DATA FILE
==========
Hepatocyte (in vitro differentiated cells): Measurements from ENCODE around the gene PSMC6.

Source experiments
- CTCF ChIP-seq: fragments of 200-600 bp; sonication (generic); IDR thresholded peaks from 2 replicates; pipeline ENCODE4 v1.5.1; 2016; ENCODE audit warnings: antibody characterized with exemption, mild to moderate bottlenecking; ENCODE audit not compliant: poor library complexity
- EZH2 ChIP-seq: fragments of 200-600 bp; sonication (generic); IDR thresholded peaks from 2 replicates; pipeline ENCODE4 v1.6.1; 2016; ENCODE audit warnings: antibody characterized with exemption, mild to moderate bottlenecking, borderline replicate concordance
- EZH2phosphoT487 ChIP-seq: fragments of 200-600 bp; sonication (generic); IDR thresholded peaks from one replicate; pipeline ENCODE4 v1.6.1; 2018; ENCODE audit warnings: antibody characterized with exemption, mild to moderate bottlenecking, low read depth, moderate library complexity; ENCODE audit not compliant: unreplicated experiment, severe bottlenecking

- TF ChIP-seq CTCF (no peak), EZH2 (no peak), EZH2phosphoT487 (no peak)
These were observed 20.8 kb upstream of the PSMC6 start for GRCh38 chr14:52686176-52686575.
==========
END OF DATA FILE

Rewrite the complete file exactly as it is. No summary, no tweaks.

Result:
Hepatocyte (in vitro differentiated cells): Measurements from ENCODE around the gene PSMC6.

Source experiments
- CTCF ChIP-seq: fragments of 200-600 bp; sonication (generic); IDR thresholded peaks from 2 replicates; pipeline ENCODE4 v1.5.1; 2016; ENCODE audit warnings: antibody characterized with exemption, mild to moderate bottlenecking; ENCODE audit not compliant: poor library complexity
- EZH2 ChIP-seq: fragments of 200-600 bp; sonication (generic); IDR thresholded peaks from 2 replicates; pipeline ENCODE4 v1.6.1; 2016; ENCODE audit warnings: antibody characterized with exemption, mild to moderate bottlenecking, borderline replicate concordance
- EZH2phosphoT487 ChIP-seq: fragments of 200-600 bp; sonication (generic); IDR thresholded peaks from one replicate; pipeline ENCODE4 v1.6.1; 2018; ENCODE audit warnings: antibody characterized with exemption, mild to moderate bottlenecking, low read depth, moderate library complexity; ENCODE audit not compliant: unreplicated experiment, severe bottlenecking

- TF ChIP-seq CTCF (no peak), EZH2 (no peak), EZH2phosphoT487 (no peak)
These were observed 20.8 kb upstream of the PSMC6 start for GRCh38 chr14:52686176-52686575.